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Tibial tubercle fracture
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Tibial tubercle fracture

Contributors: Chloe Doris, Sandeep Mannava MD, PhD
Other Resources UpToDate PubMed

Synopsis

Tibial tubercle fracture is a common injury in athletic adolescent males. These fractures are relatively uncommon overall and account for approximately 1% of all pediatric fractures.

Causes / typical injury mechanism: The fracture arises from an injury commonly experienced during a jumping sport such as basketball or volleyball. Injury mechanism is typically a large eccentric load placed upon the extensor mechanism of the knee, which results in a fracture at the tibial tubercle. (This can occur through the physis, or growth plate.)

Classic history and presentation: This condition presents as a sudden onset of pain over the anterior knee, sometimes felt after a popping sensation. There is often tenderness over the tibial tubercle upon examination. It is also common to see a large hemarthrosis around the knee. Patients often experience difficulty and inability to extend the knee as well as pain with ambulation.

Prevalence:
  • Age – This fracture usually occurs between the ages of 12 and 15 years, toward the end of skeletal maturity.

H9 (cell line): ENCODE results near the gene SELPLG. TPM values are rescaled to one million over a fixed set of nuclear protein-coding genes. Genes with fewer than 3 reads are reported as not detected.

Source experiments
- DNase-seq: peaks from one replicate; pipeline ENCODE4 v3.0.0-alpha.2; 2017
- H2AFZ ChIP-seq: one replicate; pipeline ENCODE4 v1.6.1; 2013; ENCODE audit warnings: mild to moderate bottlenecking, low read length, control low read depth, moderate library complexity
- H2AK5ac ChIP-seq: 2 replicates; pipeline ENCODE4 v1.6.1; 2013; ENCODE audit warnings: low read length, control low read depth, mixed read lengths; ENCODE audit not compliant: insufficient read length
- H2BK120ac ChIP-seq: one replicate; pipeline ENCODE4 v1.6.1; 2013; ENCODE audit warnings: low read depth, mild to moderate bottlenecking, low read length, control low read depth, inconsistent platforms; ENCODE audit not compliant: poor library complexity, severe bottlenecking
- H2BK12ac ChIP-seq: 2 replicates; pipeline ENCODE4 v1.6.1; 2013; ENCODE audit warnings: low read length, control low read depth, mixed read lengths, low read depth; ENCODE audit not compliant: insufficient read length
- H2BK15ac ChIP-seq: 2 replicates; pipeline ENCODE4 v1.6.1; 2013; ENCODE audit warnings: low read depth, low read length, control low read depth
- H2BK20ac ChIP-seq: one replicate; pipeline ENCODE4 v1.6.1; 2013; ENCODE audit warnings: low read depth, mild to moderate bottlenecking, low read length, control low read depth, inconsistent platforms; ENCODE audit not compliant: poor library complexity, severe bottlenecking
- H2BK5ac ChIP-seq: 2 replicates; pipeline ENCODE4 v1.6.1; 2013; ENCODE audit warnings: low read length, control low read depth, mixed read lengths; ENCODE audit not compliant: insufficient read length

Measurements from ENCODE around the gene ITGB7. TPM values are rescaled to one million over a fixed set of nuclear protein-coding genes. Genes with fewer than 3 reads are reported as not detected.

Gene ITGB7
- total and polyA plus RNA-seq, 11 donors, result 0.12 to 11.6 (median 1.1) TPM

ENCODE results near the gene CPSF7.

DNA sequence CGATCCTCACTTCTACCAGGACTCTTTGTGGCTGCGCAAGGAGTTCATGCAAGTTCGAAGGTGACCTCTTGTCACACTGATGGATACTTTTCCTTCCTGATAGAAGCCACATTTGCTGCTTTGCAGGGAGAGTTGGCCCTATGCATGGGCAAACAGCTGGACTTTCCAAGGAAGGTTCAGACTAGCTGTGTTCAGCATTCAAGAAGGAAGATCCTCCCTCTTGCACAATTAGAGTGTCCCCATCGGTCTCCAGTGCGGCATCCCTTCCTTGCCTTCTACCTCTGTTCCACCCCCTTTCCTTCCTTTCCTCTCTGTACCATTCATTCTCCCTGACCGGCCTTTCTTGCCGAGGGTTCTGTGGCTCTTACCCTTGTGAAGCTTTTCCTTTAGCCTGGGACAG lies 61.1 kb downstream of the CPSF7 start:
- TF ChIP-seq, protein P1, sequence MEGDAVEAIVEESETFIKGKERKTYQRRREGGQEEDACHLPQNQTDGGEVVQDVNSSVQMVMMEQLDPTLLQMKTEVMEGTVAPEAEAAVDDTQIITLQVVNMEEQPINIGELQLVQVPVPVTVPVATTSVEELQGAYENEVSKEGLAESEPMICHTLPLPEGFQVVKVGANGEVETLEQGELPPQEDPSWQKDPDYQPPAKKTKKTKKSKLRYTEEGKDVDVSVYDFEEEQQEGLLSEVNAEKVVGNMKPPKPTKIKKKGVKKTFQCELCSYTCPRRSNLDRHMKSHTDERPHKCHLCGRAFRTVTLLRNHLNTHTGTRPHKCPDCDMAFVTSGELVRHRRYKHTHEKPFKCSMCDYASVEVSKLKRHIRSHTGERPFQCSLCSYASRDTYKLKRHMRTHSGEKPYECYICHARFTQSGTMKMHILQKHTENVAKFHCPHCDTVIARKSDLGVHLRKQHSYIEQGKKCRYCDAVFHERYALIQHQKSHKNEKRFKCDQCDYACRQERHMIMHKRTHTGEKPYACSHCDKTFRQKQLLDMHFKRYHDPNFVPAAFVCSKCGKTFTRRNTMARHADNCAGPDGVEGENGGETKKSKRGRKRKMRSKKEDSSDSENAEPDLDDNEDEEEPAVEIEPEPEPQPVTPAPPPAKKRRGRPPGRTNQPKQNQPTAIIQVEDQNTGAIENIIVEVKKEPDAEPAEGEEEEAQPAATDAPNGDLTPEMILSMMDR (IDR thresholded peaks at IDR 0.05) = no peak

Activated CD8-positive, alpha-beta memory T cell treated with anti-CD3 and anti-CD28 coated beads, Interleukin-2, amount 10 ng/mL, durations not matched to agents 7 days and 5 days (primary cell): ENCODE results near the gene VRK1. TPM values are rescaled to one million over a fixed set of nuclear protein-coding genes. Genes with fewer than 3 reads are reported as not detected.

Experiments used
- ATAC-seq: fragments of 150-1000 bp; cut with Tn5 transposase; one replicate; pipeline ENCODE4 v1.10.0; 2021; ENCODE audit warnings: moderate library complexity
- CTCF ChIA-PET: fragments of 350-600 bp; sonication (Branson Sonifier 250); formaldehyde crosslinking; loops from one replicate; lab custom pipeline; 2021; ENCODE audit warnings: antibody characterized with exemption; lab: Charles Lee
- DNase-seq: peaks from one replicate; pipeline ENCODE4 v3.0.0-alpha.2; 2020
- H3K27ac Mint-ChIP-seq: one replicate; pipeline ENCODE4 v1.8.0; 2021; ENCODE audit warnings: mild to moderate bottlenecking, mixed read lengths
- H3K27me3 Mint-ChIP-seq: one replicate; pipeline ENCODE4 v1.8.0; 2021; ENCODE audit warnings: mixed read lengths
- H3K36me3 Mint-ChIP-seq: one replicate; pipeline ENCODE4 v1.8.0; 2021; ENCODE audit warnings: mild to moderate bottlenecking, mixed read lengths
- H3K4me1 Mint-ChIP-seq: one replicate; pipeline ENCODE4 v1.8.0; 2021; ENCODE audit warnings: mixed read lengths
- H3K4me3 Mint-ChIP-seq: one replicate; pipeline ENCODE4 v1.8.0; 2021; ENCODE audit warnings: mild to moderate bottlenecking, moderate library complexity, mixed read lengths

• Sex / gender – This disproportionately affects males.
Risk factors: Risk factors include male gender and participation in athletics involving jumping or landing such as basketball, high jumping, and sprinting, as well as a higher body mass index (BMI). It is common in individuals with strong quadricep muscles that have outpaced skeletal growth.

Pathophysiology: Pushing off or landing from a jump while the quadriceps are in eccentric contraction places a large force on the attachment site of the patellar tendon, which is the tibial tubercle. This can lead to an avulsion fracture of the tibial tubercle. The pathophysiology of the maturation process of the tibial tubercle makes younger patients more vulnerable to this fracture. Tibial tubercle develops from a secondary ossification center that matures into bone from posterior to anterior. This creates a weak spot anteriorly, allowing for avulsion fractures to occur when the quadriceps muscle contracts forcefully. The delayed age of skeletal maturity and athletic involvement explains why this fracture disproportionately occurs in males.

Grade / classification system:

Watson-Jones Classification


Type 1: Avulsion of a small part of the apophysis without complete separation
Type 2: Epiphysis is lifted anteriorly without separating at the base
Type 3: Fracture of the entire epiphysis with the fracture line extending into the joint

Ogden Classification

Modifiers: A – nondisplaced; B - displaced
Type I: Fracture of the secondary ossification center
Type II: Fracture that extends between the primary and secondary ossification centers
Type III: Fracture that extends across the primary and secondary ossification centers
Type IV: Fracture through the whole epiphysis
Type V: Fracture through the epiphysis with intraarticular involvement

Codes

ICD10CM:
S82.109A – Unspecified fracture of upper end of unspecified tibia, initial encounter for closed fracture

SNOMEDCT:
20433007 – Fracture of upper end of tibia

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Last Reviewed:05/04/2021
Last Updated:05/31/2021
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Tibial tubercle fracture
Copyright © 2022 VisualDx®. All rights reserved.